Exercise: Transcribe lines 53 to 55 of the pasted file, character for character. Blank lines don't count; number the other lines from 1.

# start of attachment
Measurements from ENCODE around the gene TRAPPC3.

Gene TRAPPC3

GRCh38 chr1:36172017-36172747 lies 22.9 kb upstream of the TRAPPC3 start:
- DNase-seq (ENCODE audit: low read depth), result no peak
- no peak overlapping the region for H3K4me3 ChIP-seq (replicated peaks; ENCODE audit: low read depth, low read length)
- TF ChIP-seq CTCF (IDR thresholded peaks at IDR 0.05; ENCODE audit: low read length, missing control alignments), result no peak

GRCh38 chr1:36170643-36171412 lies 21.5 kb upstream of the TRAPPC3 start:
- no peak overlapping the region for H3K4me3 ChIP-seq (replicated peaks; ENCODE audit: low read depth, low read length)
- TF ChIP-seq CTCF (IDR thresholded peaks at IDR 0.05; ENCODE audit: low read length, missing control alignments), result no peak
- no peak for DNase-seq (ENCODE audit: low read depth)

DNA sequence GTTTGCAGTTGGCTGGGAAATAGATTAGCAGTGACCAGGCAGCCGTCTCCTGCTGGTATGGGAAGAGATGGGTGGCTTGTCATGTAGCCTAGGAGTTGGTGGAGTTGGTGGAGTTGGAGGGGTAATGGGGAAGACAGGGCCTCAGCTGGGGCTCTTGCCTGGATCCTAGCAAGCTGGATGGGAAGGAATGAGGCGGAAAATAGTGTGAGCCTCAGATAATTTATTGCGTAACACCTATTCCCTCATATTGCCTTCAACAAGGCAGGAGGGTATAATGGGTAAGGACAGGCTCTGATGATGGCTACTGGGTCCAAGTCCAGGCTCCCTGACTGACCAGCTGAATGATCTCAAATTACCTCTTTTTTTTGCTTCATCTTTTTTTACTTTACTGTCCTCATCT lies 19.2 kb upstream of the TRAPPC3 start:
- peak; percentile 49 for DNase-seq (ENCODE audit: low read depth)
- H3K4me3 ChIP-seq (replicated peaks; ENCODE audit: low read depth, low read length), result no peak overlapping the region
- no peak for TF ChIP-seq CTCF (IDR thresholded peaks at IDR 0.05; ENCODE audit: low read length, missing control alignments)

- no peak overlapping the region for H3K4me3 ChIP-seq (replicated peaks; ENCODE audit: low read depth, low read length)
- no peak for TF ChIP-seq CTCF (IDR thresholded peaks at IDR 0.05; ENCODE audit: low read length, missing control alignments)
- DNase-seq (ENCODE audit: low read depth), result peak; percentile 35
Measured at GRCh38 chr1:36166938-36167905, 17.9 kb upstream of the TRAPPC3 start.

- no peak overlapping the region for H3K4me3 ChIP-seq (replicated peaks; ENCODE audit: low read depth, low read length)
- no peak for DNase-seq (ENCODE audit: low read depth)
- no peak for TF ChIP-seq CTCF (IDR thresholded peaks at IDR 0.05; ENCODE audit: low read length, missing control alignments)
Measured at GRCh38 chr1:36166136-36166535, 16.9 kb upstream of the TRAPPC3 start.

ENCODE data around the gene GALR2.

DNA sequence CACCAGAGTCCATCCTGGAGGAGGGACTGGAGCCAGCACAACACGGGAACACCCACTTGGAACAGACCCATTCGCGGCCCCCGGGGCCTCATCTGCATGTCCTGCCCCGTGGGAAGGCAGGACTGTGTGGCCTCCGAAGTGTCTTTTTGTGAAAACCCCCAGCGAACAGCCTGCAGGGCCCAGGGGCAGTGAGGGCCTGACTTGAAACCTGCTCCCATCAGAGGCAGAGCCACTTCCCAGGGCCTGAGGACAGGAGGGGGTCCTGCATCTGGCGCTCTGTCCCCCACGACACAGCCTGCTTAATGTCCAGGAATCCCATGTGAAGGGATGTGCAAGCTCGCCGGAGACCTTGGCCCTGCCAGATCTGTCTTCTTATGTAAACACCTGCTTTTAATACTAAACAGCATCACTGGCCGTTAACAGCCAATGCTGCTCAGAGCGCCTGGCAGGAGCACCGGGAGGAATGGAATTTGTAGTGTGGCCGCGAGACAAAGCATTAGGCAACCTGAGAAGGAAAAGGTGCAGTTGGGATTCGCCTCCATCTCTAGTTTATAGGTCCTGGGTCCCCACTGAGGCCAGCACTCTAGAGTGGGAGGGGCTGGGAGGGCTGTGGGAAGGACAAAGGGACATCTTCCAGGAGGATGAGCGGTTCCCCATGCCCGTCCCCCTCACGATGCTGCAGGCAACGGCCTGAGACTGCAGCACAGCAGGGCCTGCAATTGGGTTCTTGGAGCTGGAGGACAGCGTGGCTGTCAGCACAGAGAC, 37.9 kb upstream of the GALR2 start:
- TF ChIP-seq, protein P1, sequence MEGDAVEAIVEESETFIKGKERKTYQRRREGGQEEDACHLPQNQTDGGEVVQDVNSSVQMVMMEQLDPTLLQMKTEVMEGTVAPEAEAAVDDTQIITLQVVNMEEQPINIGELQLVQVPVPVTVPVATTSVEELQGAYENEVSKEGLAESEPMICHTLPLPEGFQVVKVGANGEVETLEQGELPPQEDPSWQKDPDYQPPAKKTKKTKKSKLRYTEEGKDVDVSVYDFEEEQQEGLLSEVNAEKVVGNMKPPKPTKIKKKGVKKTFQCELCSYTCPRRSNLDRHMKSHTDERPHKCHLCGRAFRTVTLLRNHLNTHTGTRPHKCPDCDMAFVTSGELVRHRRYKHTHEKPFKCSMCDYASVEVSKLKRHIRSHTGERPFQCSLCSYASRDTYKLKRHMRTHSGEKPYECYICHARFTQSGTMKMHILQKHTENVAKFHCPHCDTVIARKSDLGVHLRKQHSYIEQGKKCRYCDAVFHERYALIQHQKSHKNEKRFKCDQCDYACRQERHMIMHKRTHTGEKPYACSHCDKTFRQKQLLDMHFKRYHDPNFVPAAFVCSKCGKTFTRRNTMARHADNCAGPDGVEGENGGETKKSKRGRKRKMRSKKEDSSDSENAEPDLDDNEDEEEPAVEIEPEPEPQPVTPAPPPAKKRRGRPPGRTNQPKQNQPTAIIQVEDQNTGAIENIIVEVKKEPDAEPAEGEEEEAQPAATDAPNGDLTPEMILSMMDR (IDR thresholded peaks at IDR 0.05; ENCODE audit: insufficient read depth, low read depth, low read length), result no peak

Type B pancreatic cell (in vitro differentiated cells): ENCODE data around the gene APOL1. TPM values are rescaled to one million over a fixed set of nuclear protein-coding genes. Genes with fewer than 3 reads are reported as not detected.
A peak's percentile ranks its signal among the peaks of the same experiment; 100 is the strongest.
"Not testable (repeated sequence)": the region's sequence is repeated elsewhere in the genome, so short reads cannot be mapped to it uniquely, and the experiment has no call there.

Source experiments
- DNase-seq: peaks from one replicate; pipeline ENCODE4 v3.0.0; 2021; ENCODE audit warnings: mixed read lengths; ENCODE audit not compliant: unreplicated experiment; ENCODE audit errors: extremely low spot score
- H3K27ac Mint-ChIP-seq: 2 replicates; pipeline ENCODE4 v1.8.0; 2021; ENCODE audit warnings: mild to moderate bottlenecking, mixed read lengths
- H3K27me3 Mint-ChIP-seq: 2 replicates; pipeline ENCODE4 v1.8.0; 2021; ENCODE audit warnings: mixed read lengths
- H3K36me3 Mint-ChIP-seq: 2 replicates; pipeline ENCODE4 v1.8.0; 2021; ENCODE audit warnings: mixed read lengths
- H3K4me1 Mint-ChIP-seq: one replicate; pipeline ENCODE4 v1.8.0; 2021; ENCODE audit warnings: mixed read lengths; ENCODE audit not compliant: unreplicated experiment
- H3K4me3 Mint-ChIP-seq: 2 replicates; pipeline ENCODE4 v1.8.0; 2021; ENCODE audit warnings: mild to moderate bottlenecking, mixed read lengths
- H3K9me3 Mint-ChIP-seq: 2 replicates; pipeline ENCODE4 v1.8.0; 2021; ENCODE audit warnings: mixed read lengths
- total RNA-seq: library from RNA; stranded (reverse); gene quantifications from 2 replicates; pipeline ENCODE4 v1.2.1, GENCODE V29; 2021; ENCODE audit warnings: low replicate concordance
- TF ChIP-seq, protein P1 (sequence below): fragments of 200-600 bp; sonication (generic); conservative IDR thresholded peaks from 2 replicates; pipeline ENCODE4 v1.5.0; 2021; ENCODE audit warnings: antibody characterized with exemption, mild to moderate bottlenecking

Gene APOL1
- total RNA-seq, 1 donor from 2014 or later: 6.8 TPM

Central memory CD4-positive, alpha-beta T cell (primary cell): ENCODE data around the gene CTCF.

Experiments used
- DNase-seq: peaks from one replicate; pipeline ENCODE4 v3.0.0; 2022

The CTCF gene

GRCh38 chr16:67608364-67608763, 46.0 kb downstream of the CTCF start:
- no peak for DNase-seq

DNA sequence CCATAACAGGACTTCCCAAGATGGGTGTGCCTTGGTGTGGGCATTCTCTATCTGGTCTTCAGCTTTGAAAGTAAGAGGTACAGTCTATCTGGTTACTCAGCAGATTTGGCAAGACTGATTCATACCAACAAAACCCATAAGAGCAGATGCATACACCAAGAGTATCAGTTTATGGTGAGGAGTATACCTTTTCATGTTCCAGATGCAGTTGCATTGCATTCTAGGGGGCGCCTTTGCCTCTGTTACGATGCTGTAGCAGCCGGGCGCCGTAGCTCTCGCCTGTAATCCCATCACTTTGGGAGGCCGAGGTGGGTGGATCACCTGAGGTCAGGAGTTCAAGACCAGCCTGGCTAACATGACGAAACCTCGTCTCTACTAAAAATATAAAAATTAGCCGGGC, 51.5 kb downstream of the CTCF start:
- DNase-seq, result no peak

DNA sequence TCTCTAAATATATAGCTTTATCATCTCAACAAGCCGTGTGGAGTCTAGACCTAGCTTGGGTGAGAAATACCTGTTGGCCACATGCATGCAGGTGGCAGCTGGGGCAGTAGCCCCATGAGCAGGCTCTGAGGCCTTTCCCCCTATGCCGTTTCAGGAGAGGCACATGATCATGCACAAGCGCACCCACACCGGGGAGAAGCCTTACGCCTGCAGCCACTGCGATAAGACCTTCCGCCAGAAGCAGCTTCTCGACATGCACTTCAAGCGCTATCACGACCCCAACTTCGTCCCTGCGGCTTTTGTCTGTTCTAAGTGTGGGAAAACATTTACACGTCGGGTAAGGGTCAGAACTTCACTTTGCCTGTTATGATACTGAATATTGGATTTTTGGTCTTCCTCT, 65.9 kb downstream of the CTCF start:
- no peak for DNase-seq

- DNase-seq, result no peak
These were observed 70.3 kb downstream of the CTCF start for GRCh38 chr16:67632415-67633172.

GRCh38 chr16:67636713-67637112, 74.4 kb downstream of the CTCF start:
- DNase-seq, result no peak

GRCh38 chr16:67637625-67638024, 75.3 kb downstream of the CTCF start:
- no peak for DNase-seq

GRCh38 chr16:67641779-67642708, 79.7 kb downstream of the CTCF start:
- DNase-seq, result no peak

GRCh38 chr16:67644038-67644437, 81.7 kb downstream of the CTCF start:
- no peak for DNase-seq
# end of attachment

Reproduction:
GRCh38 chr16:67636713-67637112, 74.4 kb downstream of the CTCF start:
- DNase-seq, result no peak

GRCh38 chr16:67637625-67638024, 75.3 kb downstream of the CTCF start: